Attendees of the 2015 USLUA Annual Meeting at Fermilab. (Photo credit: Fermilab.)
The US LHC Users Association gathered for our annual meeting November 11-13 at Fermilab. Highlights from the meeting include an overview and dialogue about the US HEP program by Fermilab Director Nigel Lockyer, reports from the DOE Offices of High Energy Physics and Nuclear Physics, the latest results from first LHC Run 2 data from ALICE, ATLAS, CMS, and LHCb, and many other useful discussions.
It has become a yearly tradition for the centerpiece of the annual meeting to be the lightning round competition, during which young physicists give brief presentations of their work. The lightning round talks provide a great forum to highlight the important contributions of students and postdoctoral researchers. Graduate student Nathan Jurik from Syracuse University echoed the feeling of many attendees when he said, “I particularly enjoyed the lightning round talks. It was fun to hear about some of the exciting research being done by other young physicists from different experiments.”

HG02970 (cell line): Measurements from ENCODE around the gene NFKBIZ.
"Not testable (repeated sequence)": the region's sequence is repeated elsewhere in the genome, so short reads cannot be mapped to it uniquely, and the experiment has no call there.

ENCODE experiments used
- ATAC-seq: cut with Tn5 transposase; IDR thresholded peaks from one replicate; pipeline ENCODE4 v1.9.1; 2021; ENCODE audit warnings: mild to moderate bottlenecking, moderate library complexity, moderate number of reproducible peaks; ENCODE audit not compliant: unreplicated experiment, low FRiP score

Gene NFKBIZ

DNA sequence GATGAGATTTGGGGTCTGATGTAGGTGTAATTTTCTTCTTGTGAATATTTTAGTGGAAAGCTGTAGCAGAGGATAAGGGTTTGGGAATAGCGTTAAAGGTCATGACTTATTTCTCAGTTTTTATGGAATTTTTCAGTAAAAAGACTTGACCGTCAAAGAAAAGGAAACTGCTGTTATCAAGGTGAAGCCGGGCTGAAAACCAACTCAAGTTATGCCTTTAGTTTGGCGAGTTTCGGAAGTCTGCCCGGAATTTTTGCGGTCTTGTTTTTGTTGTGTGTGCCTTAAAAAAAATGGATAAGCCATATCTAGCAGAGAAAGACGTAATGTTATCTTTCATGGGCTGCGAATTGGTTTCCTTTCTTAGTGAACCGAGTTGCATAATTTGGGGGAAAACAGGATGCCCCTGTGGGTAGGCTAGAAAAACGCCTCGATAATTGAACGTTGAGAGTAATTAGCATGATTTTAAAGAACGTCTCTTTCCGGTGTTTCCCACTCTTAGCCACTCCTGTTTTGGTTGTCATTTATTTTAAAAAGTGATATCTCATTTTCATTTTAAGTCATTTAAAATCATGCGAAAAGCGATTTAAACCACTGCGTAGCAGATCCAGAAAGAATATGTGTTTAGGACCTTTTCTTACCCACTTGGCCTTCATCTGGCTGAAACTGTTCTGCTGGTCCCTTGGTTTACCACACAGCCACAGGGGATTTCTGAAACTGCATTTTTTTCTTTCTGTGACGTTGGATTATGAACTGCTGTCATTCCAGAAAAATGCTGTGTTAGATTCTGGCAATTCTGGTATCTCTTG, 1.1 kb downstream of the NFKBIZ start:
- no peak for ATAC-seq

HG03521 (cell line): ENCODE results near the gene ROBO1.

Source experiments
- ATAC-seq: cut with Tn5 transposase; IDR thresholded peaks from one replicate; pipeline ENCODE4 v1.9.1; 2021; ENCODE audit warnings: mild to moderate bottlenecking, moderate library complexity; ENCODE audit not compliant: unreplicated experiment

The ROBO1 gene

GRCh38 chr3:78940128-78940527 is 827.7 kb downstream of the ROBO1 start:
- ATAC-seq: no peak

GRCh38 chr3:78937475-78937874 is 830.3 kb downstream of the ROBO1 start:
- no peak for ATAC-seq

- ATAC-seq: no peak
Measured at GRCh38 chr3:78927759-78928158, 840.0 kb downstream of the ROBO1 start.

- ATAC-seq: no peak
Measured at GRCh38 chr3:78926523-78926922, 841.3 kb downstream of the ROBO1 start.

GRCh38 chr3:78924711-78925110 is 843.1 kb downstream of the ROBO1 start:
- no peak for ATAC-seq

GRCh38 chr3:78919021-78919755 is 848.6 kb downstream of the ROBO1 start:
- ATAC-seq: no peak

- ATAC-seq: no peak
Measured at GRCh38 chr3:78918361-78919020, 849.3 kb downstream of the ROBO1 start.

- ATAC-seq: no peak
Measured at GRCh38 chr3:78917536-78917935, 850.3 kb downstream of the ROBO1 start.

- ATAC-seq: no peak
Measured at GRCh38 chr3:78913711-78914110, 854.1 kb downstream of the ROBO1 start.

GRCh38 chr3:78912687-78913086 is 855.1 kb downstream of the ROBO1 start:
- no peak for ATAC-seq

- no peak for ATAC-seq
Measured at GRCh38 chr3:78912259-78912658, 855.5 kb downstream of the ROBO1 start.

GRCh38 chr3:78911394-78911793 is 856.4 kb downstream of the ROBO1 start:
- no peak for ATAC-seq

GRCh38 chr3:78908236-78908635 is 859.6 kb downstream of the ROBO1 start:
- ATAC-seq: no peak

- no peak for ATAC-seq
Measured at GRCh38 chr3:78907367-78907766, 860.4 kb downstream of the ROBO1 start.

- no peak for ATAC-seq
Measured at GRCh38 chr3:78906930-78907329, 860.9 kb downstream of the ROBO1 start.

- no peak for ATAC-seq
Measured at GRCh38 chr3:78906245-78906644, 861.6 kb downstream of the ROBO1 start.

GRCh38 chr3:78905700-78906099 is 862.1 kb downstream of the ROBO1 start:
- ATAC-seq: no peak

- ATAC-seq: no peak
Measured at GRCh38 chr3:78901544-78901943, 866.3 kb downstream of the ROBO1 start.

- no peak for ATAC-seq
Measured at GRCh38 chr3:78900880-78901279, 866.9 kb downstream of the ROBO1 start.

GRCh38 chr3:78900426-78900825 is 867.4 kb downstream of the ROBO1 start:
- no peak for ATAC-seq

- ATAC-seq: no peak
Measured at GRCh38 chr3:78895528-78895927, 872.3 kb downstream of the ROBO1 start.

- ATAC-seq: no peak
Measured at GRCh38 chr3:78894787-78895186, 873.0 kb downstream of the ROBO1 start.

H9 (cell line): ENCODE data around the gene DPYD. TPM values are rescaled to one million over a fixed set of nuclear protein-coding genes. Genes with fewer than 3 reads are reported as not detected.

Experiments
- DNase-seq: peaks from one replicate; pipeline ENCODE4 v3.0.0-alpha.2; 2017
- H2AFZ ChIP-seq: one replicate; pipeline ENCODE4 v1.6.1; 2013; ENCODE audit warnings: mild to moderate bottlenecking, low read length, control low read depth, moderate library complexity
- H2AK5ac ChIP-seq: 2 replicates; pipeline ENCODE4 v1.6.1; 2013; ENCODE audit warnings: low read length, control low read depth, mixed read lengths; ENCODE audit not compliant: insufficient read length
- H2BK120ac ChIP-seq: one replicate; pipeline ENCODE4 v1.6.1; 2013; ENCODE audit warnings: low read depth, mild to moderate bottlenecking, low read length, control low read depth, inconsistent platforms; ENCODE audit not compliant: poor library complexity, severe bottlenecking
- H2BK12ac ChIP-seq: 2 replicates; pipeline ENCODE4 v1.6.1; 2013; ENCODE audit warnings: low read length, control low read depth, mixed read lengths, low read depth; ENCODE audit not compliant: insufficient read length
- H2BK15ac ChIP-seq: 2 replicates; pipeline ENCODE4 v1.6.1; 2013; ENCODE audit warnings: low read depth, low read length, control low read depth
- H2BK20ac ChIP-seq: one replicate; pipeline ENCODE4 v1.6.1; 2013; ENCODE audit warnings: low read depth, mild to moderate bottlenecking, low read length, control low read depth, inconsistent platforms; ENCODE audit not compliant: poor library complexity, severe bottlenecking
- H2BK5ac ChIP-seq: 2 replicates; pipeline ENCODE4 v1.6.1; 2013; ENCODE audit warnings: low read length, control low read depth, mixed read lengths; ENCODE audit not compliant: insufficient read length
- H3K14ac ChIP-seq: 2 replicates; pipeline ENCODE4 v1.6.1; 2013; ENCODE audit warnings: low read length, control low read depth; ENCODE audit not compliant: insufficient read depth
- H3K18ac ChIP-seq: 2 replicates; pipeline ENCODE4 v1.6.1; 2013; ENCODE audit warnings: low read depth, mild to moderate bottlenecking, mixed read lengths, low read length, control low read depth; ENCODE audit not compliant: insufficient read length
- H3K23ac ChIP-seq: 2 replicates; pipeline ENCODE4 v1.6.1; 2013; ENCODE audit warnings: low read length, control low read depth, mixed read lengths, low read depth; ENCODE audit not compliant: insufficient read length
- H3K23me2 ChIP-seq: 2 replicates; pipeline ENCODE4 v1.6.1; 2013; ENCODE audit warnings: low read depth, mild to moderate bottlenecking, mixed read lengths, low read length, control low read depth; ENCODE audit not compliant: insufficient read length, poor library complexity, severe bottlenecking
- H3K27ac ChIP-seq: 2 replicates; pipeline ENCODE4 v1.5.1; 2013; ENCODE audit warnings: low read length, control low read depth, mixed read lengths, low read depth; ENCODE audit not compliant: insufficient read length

The winners of the lightning round are selected by a panel of judges, based on who presented their research in the most compelling manner, displaying the speaker’s talents and command of science, as well excitement for our field. The winners of the lightning round are invited to join the yearly HEP trip to Washington, DC, where USLUA members meet with members of Congress and their staff, key committees and representatives of the DOE and NSF. Jesus Orduna, a senior research associate from Brown University who helps to organize the annual trip, says, “Over the last few years the DC trip has experienced a positive growth year-over-year. For us to continue that trend, we need the talent and energy that all the presenters showed during the lightning round talks. Bringing some of them to DC is a well-deserved treat for them and will get us one step closer to our goal of having a successful DC trip in 2016. A win-win.”
A new addition to the USLUA meeting this year was a career panel discussion, where four former LHC scientists were invited to describe the evolution of their careers and share their experiences in the spheres of data science and teaching. In addition to being a warm reunion for many, the panel discussion provided a fruitful forum for both younger and senior scientists to inquire about careers outside of high-energy physics.
Yangyang Cheng, a graduate student at the University of Chicago, summarized the meeting well: “I really enjoyed my experience at the USLUA meeting this year. Different from typical physics conferences or workshops, the USLUA meeting not only brought illuminating physics presentations, but also important discussions on science policy, career development, and serious long-term thinking into the future of our field.”